I haven’t seen the movie. I’m curious if it’s any good. I have also read Remains of the Day but I didn’t enjoy it quite as much. Any how, nice review Tina! I hope it will generate some interest in it.

    • I wasn’t expecting to like it so much, but I was blown away. There was a time when I wanted to speed up reading but also not because I wanted to savor every word. I even wished I could stay up all night reading but I have to be at work early the following day. I think I read someone describe the book as “deceptively simple”. What an accurate description. :)

      I’m waiting for my friend to lend me her copy of the movie to see how it fares with the book. I’m partly curious because of Andrew Garfield, LOL.

  4. I have actually picked up this book twice during my bookstore visits but ended up putting it back on the shelves in favor of another book. I think I am apprehensive about getting it for the same reason you are. (I’ve read one book by a Japanese author which I felt wasn’t quite for me, although Ishiguro mostly grew up in Britain so I presume his works would be influenced by that. And so far I love the writings of most British authors.) And Never Let Me Go seems a bit YA-ish to me, so I probably would like it. ^^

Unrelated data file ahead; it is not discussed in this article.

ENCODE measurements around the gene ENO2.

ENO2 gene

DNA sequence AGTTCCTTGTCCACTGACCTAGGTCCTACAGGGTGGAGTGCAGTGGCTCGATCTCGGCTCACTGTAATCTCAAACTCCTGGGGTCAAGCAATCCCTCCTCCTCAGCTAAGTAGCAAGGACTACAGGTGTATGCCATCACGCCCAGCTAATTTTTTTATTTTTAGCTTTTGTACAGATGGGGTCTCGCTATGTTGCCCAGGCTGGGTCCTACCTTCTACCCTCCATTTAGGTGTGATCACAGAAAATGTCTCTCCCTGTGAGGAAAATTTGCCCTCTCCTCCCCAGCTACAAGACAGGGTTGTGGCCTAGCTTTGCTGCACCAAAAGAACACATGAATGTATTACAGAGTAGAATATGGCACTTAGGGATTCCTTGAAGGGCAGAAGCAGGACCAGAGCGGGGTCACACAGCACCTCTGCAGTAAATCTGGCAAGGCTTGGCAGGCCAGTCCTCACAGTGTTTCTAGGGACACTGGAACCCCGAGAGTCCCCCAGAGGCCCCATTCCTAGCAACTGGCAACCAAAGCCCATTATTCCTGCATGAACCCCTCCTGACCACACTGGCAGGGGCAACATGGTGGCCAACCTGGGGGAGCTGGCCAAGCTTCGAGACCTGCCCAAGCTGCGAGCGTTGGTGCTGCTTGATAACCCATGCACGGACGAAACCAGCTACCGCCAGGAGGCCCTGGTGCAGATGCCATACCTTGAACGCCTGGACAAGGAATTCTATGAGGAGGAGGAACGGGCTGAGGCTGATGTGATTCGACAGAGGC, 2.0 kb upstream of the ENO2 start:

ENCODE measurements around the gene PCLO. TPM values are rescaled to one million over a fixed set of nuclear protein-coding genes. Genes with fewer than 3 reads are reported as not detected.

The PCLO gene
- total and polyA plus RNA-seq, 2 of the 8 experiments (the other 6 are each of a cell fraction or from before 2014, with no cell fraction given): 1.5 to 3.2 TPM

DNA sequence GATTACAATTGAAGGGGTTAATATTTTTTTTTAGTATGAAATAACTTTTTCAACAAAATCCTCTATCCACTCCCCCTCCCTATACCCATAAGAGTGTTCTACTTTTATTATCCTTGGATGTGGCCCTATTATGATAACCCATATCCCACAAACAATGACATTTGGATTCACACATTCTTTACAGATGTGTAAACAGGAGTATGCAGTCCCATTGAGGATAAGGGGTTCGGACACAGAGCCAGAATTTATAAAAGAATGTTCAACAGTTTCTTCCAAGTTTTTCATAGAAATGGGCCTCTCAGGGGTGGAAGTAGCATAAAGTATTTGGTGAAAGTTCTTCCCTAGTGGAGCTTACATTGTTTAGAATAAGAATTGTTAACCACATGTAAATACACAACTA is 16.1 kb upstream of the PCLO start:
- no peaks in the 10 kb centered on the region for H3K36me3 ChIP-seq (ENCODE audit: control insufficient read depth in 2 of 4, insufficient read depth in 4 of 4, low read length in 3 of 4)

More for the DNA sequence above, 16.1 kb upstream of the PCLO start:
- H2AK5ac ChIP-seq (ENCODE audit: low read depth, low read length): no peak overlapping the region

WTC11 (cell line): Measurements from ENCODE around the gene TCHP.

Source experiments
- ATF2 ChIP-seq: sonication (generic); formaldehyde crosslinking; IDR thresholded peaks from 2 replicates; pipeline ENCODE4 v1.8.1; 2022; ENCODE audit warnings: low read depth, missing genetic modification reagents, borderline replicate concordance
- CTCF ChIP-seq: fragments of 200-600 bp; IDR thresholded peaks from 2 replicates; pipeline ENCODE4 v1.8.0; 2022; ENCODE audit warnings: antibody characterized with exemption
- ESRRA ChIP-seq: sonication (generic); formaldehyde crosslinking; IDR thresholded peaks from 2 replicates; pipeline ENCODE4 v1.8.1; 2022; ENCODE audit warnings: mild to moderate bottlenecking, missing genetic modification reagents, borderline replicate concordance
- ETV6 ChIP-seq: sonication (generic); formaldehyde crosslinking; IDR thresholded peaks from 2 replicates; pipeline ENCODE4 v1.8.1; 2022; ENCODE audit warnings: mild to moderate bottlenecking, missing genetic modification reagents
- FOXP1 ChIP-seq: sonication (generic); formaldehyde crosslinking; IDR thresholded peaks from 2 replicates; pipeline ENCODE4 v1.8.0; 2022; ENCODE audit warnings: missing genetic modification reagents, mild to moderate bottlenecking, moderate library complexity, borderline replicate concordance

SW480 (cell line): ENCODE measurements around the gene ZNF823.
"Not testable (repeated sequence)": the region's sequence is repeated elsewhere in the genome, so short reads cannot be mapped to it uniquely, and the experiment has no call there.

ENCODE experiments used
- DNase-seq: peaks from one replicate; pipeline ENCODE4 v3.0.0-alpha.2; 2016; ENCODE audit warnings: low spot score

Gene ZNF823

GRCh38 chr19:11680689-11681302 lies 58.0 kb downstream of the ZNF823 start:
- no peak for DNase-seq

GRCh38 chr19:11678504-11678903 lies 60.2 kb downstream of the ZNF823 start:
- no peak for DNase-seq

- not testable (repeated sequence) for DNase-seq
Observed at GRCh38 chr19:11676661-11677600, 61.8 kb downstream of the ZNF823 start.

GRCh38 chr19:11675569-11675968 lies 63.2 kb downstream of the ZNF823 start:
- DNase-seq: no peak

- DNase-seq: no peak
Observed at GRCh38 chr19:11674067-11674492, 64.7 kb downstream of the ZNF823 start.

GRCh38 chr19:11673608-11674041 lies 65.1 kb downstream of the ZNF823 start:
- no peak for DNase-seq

I have seen a short clip of the movie version though but not the entire trailer. I adore Carey (she’s awesome in an Education), Keira (also equally awesome in Atonement), and Andrew (amazing in what else, Social Network plus he’s the next Spiderman :P) I have to make a mental note to read first before I watch the movie. (Here we go again with the “movie adaptation or book first” conundrum. Haha ^^)

    • It’s sort of YA-ish at the first part, but then it grows up by parts 2 and 3. And you’re right — Ishiguro’s British upbringing shows in the novel, so it’s not really like the other Japanese novels I’ve seen or read reviews of. :)

      I wish I could talk more about what it’s about but anything more I say will be a spoiler. But read it first! When I get a copy of the movie I will probably post about it, too. :)